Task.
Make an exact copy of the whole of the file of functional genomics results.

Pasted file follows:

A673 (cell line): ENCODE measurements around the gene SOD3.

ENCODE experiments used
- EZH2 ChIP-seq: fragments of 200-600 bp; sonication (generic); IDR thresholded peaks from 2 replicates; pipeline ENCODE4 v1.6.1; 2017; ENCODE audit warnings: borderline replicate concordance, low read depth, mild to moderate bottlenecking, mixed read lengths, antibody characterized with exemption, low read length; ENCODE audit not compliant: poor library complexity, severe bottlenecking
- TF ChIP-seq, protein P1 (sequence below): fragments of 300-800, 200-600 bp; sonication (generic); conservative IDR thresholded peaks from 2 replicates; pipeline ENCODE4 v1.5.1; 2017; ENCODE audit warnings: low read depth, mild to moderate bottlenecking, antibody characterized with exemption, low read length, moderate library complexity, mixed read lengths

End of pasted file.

A673 (cell line): ENCODE measurements around the gene SOD3.

ENCODE experiments used
- EZH2 ChIP-seq: fragments of 200-600 bp; sonication (generic); IDR thresholded peaks from 2 replicates; pipeline ENCODE4 v1.6.1; 2017; ENCODE audit warnings: borderline replicate concordance, low read depth, mild to moderate bottlenecking, mixed read lengths, antibody characterized with exemption, low read length; ENCODE audit not compliant: poor library complexity, severe bottlenecking
- TF ChIP-seq, protein P1 (sequence below): fragments of 300-800, 200-600 bp; sonication (generic); conservative IDR thresholded peaks from 2 replicates; pipeline ENCODE4 v1.5.1; 2017; ENCODE audit warnings: low read depth, mild to moderate bottlenecking, antibody characterized with exemption, low read length, moderate library complexity, mixed read lengths